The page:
Archive for Heatwole Family

A Week Later

I was given this beautiful rose at the end of the Memorial Service. Today, one week later, it has hung its head.

Last week at this very moment we were laying mother to rest in a cemetery with friends and family gathered around. It was a sobering moment; quiet, respectful, sad, reflective and yet full of hope that we would see her again one day. Her plot is on a slight hill facing east with the Massanutten Mountain range in the background. My brother Ed spoke about mother’s beautiful garden and how a seed is planted to be resurrected. The grand and greatgrandchildren gathered together and sang, “Blessed Assurance, Jesus is Mine”.

The memorial service followed; songs of worship flowed from our hearts; “A Wonderful Savior is Jesus My Lord, Sweet Peace, the Gift of God’s Love and In the Sweet By and By”. There were loving tributes and a message based on her favorite verse, Ephesians 3:20, by another brother, Rich.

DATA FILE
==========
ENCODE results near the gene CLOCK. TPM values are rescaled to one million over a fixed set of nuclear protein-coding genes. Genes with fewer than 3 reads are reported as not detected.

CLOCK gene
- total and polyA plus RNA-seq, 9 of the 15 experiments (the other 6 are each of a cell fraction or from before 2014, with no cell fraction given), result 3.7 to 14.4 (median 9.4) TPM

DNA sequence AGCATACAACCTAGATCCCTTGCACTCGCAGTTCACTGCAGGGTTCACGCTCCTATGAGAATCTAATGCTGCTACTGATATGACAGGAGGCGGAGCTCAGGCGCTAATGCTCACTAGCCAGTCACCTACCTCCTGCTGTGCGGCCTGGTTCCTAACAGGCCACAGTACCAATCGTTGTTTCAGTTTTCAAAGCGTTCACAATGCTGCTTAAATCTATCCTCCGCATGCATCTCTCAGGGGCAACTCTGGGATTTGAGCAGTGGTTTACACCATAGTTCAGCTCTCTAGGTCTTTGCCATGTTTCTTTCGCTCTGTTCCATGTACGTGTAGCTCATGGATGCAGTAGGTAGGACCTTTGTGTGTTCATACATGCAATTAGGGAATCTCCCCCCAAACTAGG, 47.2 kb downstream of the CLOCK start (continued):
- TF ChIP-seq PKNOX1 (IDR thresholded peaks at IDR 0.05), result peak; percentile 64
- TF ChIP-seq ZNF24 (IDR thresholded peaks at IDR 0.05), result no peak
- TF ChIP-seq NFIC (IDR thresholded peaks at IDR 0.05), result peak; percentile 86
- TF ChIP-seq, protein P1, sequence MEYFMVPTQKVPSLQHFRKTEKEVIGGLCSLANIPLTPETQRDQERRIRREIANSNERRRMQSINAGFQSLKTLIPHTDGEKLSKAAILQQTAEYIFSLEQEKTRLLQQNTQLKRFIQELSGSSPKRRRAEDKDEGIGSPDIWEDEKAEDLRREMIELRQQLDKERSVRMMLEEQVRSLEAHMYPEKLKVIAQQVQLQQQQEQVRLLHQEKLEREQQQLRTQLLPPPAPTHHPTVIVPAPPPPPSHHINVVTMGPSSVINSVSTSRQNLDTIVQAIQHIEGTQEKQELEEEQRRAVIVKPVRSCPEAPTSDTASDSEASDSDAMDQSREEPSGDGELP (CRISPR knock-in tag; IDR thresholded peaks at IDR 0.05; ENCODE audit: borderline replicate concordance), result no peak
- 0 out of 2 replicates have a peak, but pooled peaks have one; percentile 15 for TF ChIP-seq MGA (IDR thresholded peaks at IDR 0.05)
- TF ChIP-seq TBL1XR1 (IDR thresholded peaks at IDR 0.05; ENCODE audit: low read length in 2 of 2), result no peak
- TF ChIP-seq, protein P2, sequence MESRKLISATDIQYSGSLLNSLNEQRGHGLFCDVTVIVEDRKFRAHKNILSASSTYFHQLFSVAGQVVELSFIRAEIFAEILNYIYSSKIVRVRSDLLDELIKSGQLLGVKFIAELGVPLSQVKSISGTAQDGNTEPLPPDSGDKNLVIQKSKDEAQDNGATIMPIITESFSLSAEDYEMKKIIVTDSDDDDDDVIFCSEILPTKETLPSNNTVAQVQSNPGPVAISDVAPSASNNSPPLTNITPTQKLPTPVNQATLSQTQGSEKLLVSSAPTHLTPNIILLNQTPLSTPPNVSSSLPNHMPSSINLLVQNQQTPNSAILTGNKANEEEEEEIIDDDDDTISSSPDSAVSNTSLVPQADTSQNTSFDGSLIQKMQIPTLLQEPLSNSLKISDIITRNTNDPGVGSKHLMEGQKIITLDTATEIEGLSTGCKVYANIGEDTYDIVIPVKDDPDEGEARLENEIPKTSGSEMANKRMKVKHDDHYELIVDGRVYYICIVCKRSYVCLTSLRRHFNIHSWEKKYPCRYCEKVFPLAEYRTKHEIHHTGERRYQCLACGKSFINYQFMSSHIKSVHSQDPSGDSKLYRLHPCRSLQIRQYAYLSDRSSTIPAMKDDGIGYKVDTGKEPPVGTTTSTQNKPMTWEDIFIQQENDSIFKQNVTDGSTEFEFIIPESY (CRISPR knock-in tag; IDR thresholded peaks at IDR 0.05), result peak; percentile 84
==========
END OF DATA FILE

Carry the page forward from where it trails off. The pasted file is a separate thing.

I have had a lot of thoughts and emotions this week. I wonder what is she doing? What is she experiencing? What is heaven like? I was mentally, emotionally and physically exhausted. The care for mother took it’s toil but we were so blessed to be able to do it. We did what we wanted to do. One part of me grieves our loss and the other part is so glad and relieved she is free from suffering.

Like the rose at the beginning of the blog, her time had come. She had lived her appointed time and lived it well. I gently lifted the head of the wilted rose and its beauty is still there, lingering on.

My Tribute to Mother (read at the service)

In May, just before mother became bedfast, I convinced her to let me take her for a ride in her wheelchair outside on the driveway. It was a beautiful day; the sun was shining, and the crabapple and cherry trees were in full bloom and the mockingbird was flurrying about. Mother had been resisting the idea of the wheelchair tucked in the corner of the living room, so I called it her chariot.  As we walked, I mentioned to her that Elijah was in a chariot when he went to heaven. She thought a moment and said, “What will you do if I go now?” I said, “I will watch you go and then pick up your coat.” She smiled and said, “That is a good answer.”